Britain’s role at the world’s stage has been rattled following one of the biggest foreign policy defeats Prime Minister David Cameron suffered by failing to secure MPs’ support for military intervention in Syria.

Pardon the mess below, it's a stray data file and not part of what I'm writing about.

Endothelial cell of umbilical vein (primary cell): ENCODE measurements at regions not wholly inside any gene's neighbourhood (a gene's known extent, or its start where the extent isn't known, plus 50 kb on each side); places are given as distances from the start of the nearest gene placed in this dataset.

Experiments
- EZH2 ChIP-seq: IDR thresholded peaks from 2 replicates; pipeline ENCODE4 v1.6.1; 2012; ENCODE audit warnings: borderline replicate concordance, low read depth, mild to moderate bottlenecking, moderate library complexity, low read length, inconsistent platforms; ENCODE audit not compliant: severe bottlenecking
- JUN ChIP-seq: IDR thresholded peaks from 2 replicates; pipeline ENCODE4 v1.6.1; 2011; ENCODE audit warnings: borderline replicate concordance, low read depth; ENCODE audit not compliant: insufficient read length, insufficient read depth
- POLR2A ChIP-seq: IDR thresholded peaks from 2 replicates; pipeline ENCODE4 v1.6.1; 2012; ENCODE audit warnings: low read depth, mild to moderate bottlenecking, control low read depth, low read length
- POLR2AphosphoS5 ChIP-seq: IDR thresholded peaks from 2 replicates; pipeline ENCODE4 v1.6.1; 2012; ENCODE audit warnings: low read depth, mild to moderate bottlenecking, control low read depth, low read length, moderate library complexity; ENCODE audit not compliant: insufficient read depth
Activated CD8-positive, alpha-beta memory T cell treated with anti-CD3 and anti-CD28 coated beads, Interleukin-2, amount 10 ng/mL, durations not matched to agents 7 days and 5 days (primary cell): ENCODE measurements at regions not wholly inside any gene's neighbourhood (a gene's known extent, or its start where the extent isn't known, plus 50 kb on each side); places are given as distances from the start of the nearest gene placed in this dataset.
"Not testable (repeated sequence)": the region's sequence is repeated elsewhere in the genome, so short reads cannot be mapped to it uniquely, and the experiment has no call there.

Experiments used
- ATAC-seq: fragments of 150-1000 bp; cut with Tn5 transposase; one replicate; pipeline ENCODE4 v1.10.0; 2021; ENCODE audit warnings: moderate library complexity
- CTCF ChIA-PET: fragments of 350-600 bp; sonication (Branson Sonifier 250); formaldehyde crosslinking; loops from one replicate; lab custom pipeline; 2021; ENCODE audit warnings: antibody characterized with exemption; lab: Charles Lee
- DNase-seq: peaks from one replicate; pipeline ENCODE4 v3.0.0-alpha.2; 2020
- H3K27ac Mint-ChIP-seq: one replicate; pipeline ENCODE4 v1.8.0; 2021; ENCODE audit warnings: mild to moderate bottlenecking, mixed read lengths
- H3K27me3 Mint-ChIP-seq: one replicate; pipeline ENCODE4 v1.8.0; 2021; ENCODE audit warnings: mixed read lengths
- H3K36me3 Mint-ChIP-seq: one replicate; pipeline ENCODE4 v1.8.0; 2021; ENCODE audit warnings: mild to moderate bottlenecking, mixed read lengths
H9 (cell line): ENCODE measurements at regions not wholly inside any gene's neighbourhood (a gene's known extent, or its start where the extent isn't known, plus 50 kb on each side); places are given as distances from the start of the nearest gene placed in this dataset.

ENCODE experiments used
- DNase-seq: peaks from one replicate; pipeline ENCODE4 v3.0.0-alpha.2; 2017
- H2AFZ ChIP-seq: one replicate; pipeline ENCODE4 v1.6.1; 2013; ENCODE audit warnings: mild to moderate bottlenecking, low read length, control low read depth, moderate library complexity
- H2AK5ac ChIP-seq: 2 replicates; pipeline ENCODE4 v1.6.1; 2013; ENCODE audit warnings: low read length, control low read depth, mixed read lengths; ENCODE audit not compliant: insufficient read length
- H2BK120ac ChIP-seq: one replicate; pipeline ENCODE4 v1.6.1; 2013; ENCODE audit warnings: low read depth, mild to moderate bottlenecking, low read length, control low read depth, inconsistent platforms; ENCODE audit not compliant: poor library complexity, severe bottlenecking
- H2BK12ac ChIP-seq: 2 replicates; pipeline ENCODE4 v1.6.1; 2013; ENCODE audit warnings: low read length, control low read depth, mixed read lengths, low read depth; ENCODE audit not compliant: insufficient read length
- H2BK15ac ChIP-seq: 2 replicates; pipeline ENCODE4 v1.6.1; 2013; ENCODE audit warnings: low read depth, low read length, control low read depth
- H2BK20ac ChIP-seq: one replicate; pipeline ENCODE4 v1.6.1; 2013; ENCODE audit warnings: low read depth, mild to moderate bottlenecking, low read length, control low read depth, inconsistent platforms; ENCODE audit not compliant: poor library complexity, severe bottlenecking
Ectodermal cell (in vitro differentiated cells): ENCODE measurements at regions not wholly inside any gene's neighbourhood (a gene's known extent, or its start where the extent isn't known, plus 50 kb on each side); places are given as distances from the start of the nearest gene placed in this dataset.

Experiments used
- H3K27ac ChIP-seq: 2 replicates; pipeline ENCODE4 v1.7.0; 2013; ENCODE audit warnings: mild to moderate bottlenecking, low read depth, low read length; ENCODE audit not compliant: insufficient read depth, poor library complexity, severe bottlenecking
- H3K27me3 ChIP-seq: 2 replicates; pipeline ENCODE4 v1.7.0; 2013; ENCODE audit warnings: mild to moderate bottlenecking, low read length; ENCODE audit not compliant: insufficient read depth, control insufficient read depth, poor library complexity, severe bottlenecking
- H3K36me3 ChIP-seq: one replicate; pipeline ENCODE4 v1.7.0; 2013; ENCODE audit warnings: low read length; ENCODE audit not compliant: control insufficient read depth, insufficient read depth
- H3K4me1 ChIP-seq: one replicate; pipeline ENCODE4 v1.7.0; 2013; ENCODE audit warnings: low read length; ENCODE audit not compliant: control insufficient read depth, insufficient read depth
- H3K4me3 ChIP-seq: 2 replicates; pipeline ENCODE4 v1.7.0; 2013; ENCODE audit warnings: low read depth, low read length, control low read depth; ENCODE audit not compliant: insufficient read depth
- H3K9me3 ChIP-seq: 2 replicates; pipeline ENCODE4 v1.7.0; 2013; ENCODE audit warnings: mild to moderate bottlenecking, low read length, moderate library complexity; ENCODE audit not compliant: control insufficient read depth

Lawmakers at the House of Commons voted late Thursday against a government motion on the principle of intervening in Syria militarily. Britain, U.S. and certain European governments have claimed that the government of President Bashar al Assad was responsible for a deadly chemical attack on its own people on August 21 that killed hundreds of civilians. David Cameron’s defeat marked the dawn of an era of isolationism for Britain. British public are sick of years of wars perpetrated by their successive governments in the Middle East and elsewhere in the world and they are demanding a less interventionist British foreign policy. "We may see the UK returning to a level of participation of intervention significantly less than it has been in the past couple of decades," said Malcolm Chalmers, director of research at London think tank Royal United Services Institute. He has served as an adviser to two Labour foreign secretaries. The parliamentary defeat was an unusual event in British politics, marking the first loss of a war-related vote by a British prime minister since at least the mid-nineteenth century, according to Philip Cowley at the University of Nottingham.